The Sailor’s Horn-Book for the Law of Storms: a practical exposition of the theory of the law of storms, and its uses to mariners of all classes in all parts of the world, shewn by transparent storm cards and useful lessons. The second edition, with additions.
London: Published by Smith, Elder and Co… 1851
8vo, pp. xxiv, 360, 1 folding barometrical chart (torn without loss and repaired from behind), 4 folding charts of different oceans with 3 leaves of references (one folded), and 2 transparent storm cards in pockets on the front and rear endpapers. Original brown cloth, faded, rubbed and worn on the tips of corners and fore-edge, endpapers dust-soiled but the text clean. Presentation copy, inscribed by the author: “ Rear Admiral Austen C.B. etc etc with the Author’s respectful Comp[limen]ts”.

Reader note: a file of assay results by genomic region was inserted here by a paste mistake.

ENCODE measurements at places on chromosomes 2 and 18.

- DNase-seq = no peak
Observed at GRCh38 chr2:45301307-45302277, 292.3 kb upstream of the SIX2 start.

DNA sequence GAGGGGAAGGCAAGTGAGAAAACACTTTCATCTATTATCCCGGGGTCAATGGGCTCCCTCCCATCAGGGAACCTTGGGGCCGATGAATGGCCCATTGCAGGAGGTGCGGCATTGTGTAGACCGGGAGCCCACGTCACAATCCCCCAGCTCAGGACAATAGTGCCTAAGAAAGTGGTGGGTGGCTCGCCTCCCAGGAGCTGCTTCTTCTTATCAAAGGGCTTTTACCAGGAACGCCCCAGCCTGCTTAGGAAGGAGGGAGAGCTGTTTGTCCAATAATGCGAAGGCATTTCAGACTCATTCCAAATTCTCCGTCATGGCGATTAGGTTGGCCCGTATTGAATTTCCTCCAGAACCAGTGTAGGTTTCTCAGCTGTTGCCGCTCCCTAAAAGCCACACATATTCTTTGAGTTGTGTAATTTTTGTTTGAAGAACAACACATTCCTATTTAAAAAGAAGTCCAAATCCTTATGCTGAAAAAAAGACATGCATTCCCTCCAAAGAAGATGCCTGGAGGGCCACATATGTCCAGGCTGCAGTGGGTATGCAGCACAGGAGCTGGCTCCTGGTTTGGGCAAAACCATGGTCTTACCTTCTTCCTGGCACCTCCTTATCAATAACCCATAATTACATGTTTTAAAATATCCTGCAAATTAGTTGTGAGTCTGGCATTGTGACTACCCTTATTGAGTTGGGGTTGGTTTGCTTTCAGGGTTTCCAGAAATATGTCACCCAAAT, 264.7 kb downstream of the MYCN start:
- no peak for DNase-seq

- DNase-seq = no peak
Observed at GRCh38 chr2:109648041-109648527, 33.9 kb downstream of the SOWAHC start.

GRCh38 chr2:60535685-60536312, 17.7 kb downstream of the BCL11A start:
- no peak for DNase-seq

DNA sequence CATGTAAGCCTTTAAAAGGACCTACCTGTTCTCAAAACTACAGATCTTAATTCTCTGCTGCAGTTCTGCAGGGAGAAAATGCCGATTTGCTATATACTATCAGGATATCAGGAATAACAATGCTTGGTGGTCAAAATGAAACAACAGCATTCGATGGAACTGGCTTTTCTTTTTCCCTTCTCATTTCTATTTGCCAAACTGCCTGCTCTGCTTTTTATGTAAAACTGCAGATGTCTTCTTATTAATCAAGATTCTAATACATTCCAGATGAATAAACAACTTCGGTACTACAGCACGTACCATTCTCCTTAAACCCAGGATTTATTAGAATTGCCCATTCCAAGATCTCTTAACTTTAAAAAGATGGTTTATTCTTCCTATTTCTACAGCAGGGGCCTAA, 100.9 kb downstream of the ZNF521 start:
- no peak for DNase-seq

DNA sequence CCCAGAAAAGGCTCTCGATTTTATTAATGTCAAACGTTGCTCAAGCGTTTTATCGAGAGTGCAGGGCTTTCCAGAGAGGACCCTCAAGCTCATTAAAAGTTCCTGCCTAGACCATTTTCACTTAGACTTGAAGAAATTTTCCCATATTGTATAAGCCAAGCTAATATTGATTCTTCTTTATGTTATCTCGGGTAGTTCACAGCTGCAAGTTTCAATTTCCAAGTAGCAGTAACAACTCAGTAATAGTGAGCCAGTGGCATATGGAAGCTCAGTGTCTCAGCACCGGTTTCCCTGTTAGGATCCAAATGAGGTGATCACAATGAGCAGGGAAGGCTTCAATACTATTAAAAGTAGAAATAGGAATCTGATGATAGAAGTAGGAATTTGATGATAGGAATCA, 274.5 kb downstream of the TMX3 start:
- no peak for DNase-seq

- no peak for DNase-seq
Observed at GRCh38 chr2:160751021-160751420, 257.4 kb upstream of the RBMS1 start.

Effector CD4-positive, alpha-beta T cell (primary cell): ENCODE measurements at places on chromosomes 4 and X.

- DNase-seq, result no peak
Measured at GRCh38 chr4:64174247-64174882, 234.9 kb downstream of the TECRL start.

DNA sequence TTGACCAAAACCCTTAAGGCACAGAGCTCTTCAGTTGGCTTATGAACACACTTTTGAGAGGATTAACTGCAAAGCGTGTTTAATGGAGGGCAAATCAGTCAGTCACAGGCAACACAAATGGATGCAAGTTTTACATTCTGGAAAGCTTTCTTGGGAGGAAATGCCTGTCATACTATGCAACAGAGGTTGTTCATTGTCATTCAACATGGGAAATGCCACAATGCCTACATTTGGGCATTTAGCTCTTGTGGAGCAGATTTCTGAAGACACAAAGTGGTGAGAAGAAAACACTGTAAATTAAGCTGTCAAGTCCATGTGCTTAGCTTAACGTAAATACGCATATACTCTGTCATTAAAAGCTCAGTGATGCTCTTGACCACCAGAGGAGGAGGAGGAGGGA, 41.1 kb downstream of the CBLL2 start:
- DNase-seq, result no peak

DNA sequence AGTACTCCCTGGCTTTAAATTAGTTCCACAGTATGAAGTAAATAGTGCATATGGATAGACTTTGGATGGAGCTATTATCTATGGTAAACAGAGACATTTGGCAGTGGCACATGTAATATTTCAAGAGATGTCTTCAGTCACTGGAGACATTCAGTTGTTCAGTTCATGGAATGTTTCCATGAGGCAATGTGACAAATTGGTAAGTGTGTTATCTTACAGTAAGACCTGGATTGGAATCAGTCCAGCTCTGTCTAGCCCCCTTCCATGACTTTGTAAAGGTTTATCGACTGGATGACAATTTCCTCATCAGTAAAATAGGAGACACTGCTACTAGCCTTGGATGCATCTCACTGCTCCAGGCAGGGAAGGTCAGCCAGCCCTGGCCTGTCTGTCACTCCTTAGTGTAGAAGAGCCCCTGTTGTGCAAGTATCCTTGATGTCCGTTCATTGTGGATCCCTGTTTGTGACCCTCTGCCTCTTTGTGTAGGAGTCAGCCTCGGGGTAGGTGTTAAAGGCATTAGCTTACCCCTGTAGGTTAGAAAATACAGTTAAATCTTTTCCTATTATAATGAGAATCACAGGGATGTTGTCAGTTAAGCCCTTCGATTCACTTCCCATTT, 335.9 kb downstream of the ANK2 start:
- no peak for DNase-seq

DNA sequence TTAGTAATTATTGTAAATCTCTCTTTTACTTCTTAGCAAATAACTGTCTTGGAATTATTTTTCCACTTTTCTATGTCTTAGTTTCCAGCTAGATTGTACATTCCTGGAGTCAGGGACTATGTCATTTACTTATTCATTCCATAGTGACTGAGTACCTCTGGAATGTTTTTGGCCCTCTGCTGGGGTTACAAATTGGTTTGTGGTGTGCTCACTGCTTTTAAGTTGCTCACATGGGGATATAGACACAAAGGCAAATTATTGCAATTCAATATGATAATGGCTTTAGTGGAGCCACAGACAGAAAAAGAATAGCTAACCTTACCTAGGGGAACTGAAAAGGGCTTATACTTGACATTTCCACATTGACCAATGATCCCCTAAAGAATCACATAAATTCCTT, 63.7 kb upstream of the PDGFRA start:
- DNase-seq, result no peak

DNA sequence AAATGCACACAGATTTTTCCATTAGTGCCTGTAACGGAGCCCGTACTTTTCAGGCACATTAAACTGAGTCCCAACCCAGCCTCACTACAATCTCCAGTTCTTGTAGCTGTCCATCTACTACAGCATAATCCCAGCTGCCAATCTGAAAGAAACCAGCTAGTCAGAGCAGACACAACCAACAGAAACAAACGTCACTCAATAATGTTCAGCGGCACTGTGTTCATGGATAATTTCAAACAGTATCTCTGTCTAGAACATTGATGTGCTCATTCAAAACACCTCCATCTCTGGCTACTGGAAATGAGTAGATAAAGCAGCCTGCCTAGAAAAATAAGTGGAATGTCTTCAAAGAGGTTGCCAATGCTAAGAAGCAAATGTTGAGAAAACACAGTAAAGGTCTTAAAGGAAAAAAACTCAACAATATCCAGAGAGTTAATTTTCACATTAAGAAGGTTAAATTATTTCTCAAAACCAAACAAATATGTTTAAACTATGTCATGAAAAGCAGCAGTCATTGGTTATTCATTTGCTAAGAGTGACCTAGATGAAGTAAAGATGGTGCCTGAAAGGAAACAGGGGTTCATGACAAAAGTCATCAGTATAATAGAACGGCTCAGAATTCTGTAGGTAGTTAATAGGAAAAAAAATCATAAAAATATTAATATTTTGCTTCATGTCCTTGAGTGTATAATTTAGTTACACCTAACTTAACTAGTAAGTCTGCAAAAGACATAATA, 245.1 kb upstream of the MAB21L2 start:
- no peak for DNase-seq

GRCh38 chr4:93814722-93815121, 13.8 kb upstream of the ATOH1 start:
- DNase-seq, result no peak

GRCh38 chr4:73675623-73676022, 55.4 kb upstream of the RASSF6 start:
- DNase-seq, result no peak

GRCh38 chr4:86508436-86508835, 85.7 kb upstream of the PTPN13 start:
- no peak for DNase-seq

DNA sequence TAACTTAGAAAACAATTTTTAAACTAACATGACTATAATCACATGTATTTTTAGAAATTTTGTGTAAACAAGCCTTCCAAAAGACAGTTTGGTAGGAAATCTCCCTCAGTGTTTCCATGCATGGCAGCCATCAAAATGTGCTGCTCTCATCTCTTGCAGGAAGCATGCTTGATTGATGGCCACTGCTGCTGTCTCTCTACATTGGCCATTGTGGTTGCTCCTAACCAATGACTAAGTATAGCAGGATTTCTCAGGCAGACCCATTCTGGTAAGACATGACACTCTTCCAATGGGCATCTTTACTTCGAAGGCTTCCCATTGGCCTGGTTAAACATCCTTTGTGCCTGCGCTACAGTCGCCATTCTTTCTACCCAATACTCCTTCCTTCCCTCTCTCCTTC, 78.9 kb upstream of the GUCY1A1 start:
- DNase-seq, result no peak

Second edition. “Piddington's most abiding contribution, however, was to the understanding of maritime meteorology, and to the appreciation of tropical cyclones as a natural hazard of titanic impact on land. In 1839 he began research on the hurricane which occurred in the Bay of Bengal on 3–5 June that year, the first in a series of influential memoirs on the storms of the Indian seas. Inspired by the publication of Colonel William Reid's Attempt to Develop the Law of Storms (1838), Piddington's research was based on logs, data, and information from ships' captains, interpreted in the light of his own maritime experience. This work came to the attention of the government of India, which on 11 September 1839 invited observations of extreme meteorological phenomena; these would be sent to Piddington for his collation. Piddington also corresponded with R. W. Redfield, who was actively investigating the formation of storms in and around North America. “The result was The Horn-Book for the Law of Storms for the Indian and China Seas (1844). Written in terms seamen could understand…the book was immediately adopted by mariners and the shipping world generally. An expanded edition, entitled The Sailor's Horn-Book for the Law of Storms—the work for which he is now chiefly remembered—was published in 1848. In it Piddington introduced the term 'cyclone', derived from a Greek word meaning coiled like a snake, to emphasize the helical character of cyclonic air movements… The traditional character of a hornbook was maintained by placing within the dust jacket thin plates of translucent horn, each engraved with the diagram of a cyclone and the points of a compass. When one of these plates of horn was placed on the ship's chart, a comparison of the existing wind direction with the diagram indicated the source of an approaching cyclone, and allowed the vessel to take an avoiding course… The Sailor's Horn-Book ran to six editions and was recognized as the standard book on the subject for thirty years” (ODNB). Shaw, Manual of meteorology, pp. 293 and 297–298.